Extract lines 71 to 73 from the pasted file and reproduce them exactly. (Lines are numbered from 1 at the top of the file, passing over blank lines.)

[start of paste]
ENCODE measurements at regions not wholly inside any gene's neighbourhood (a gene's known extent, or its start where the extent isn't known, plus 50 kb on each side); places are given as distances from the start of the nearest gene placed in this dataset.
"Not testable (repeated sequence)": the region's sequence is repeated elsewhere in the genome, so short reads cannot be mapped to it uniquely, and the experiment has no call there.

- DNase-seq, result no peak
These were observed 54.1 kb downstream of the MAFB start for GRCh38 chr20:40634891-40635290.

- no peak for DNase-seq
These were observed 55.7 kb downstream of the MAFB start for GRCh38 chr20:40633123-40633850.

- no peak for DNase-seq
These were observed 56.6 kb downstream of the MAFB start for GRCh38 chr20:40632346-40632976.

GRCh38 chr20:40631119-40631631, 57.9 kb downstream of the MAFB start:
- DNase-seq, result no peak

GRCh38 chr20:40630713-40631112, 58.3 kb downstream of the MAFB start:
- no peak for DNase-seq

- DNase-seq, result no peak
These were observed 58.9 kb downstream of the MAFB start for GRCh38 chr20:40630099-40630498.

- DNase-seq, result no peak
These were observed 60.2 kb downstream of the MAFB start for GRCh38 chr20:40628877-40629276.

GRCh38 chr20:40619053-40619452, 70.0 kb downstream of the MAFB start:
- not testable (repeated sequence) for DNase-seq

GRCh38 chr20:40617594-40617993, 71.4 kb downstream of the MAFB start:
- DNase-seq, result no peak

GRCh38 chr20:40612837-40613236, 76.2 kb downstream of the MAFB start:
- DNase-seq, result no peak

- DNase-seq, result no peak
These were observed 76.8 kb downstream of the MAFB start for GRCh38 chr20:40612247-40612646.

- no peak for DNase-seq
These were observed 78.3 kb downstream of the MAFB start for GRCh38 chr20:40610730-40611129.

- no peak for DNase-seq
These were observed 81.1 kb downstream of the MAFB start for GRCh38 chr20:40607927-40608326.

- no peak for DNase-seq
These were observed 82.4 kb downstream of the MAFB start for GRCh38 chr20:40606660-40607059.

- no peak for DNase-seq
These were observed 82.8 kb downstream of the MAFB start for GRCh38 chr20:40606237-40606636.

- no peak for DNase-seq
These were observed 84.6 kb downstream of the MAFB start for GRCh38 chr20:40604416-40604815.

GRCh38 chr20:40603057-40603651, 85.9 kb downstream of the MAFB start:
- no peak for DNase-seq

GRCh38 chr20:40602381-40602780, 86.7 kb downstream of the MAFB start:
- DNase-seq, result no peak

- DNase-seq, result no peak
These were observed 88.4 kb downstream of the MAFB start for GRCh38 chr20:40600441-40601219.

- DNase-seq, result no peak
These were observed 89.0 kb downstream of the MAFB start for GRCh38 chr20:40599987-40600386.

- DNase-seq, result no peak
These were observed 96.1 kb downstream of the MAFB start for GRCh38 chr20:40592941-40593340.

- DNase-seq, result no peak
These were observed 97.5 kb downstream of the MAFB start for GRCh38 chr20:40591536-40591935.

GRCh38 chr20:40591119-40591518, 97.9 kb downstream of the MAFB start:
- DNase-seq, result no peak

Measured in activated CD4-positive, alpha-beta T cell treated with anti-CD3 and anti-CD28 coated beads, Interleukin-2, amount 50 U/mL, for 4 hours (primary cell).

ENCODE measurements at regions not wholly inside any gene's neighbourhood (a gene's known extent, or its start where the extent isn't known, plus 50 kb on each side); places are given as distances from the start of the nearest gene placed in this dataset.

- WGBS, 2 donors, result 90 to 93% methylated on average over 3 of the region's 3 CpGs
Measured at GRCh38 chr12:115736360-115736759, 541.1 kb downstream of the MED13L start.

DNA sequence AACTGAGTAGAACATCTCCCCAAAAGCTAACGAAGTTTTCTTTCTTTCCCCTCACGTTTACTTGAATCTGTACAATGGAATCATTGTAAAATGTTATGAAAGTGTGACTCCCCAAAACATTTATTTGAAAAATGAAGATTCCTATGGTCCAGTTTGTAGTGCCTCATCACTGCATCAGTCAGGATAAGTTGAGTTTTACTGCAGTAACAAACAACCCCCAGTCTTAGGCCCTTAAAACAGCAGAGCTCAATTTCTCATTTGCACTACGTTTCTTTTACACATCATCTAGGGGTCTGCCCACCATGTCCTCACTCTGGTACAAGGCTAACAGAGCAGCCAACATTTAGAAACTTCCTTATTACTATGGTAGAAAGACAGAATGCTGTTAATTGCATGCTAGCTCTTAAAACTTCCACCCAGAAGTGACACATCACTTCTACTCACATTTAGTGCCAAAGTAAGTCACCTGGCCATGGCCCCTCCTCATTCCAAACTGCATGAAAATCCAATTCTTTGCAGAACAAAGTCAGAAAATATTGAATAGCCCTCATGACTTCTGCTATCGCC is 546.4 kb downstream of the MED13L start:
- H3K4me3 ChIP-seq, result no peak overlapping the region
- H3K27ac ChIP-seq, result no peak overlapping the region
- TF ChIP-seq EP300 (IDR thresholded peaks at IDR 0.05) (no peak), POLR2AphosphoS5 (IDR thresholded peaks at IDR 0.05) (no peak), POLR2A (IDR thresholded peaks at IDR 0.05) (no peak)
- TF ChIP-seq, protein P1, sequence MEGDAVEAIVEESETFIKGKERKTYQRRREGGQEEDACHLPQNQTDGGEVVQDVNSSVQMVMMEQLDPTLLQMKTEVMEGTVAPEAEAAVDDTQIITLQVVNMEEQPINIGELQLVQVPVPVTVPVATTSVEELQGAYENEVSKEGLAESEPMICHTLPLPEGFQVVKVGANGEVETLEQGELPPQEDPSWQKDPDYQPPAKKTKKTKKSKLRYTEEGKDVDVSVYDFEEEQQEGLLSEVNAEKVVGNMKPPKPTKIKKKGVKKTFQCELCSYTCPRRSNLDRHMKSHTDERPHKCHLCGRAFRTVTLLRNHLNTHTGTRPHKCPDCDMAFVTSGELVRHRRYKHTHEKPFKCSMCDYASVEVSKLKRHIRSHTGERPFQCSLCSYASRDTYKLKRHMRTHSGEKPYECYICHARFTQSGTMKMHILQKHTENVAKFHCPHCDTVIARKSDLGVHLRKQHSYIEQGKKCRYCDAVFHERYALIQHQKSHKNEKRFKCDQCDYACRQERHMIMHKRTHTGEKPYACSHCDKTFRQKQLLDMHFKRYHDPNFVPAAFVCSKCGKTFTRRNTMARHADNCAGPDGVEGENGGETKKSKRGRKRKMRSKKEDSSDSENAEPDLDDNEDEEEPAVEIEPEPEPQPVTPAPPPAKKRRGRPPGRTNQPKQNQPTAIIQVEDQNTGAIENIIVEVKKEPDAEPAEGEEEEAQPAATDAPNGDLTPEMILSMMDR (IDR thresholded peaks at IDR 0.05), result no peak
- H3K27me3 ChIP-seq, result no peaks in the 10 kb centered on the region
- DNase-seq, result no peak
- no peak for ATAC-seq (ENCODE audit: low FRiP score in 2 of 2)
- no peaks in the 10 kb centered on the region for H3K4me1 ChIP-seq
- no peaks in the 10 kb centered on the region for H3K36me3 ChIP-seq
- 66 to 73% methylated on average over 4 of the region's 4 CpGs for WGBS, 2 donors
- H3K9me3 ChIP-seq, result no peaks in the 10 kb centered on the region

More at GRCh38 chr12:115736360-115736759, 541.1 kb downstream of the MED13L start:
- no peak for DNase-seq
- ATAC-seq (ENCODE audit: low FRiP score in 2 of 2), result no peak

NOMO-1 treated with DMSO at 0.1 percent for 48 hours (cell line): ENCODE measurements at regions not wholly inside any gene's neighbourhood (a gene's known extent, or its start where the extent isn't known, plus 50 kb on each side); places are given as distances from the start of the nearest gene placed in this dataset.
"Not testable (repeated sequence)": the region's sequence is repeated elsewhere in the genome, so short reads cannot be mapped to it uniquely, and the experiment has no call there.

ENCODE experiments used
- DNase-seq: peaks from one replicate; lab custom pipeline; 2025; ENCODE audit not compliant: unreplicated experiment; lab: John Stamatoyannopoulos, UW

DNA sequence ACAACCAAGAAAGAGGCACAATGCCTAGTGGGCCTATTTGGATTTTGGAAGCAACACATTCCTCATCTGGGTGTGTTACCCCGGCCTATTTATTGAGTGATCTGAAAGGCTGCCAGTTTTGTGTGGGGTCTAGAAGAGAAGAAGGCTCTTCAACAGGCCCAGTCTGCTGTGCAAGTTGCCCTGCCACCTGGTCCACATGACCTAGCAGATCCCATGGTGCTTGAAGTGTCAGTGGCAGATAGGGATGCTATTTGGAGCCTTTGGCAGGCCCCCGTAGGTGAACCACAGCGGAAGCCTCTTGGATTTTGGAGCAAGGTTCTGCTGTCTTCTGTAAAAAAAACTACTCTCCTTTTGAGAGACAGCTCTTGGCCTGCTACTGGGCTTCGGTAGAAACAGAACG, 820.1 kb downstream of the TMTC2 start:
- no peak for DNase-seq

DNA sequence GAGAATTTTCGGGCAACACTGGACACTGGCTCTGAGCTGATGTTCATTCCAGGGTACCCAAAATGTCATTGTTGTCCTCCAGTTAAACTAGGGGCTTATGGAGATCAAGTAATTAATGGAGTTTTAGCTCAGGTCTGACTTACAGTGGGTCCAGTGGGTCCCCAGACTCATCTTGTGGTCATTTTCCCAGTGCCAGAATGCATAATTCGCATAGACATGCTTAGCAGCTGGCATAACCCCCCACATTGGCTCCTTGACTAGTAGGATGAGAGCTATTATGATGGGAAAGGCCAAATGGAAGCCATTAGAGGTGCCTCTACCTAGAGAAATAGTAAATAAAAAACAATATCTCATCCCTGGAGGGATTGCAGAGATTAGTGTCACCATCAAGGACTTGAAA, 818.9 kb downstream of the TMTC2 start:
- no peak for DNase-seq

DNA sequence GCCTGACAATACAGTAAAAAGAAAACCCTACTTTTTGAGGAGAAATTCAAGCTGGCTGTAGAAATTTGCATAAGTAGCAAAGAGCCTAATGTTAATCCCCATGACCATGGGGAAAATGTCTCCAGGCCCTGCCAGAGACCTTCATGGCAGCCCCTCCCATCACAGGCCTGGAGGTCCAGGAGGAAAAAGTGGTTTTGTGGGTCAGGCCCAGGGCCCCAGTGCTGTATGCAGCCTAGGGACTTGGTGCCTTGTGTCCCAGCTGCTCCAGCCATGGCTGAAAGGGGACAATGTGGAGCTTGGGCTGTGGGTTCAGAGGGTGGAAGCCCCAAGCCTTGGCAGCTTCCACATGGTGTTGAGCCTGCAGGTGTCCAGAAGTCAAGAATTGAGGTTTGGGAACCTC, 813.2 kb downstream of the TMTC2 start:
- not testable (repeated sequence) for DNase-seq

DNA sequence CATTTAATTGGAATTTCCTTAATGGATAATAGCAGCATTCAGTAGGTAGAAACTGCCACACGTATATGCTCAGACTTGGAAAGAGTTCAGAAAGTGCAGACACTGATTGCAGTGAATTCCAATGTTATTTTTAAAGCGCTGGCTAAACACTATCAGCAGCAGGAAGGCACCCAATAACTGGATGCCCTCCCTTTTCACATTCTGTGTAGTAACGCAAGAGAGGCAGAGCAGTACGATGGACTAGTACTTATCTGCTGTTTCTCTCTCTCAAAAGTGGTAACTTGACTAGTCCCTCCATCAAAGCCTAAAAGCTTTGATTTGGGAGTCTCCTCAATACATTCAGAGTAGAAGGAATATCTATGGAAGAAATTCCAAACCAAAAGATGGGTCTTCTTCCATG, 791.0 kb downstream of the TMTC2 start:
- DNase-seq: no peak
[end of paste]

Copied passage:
- DNase-seq: peaks from one replicate; lab custom pipeline; 2025; ENCODE audit not compliant: unreplicated experiment; lab: John Stamatoyannopoulos, UW

DNA sequence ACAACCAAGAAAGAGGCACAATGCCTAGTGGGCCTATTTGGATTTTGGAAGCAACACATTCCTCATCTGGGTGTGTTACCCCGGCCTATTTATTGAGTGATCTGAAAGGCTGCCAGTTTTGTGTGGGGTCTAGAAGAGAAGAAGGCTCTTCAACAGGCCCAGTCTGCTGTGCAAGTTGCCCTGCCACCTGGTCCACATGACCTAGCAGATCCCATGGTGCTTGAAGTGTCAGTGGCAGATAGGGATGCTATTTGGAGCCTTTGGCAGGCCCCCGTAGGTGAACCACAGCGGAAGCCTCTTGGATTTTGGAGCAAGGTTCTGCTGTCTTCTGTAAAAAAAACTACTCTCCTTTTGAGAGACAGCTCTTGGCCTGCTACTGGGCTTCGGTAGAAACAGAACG, 820.1 kb downstream of the TMTC2 start:
- no peak for DNase-seq